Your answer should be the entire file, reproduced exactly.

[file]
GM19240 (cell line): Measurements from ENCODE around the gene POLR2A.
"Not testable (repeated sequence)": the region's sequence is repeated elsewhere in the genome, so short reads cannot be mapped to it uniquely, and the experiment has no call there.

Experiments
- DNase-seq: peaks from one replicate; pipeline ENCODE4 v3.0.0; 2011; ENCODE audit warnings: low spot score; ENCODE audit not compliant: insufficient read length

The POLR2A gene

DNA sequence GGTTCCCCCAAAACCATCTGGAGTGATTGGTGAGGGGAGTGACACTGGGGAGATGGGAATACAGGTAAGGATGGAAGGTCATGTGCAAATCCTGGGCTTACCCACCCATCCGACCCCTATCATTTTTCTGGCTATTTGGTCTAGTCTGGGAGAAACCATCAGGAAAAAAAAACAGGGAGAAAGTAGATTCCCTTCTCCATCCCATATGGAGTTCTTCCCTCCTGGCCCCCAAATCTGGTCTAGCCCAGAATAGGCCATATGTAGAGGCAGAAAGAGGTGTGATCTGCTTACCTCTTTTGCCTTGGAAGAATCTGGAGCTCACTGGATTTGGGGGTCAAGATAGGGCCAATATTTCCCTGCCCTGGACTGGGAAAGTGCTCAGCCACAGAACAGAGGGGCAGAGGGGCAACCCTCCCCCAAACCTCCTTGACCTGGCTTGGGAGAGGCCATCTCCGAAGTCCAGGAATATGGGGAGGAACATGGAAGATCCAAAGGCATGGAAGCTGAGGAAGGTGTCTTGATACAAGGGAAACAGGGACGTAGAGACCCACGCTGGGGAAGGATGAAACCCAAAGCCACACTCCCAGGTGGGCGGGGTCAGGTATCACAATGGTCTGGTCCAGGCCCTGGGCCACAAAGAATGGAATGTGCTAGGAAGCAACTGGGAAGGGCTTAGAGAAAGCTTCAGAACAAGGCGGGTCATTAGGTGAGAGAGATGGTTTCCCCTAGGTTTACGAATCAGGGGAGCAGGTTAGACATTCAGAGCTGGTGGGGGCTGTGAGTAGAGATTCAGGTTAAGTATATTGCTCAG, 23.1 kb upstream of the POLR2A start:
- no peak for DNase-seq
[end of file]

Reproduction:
GM19240 (cell line): Measurements from ENCODE around the gene POLR2A.
"Not testable (repeated sequence)": the region's sequence is repeated elsewhere in the genome, so short reads cannot be mapped to it uniquely, and the experiment has no call there.

Experiments
- DNase-seq: peaks from one replicate; pipeline ENCODE4 v3.0.0; 2011; ENCODE audit warnings: low spot score; ENCODE audit not compliant: insufficient read length

The POLR2A gene

DNA sequence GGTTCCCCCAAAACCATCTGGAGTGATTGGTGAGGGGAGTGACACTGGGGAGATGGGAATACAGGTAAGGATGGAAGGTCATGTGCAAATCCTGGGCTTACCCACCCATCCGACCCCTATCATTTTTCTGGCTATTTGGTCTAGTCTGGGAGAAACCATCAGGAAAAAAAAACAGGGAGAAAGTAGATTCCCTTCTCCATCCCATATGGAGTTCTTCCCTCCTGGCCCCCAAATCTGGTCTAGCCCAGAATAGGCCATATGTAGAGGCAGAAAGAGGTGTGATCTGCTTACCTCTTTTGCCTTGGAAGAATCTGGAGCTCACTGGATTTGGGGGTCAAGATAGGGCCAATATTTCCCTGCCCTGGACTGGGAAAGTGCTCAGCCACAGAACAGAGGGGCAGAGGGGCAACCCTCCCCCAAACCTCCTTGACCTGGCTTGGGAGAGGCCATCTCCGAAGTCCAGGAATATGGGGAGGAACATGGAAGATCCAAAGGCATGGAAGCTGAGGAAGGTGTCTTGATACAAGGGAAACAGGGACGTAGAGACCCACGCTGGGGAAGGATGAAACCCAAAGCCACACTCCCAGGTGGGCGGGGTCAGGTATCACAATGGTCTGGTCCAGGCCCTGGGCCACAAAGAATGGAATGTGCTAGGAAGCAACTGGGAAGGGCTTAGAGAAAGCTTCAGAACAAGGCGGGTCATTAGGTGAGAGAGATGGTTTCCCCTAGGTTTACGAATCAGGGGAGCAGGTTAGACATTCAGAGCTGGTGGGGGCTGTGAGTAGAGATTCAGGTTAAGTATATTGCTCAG, 23.1 kb upstream of the POLR2A start:
- no peak for DNase-seq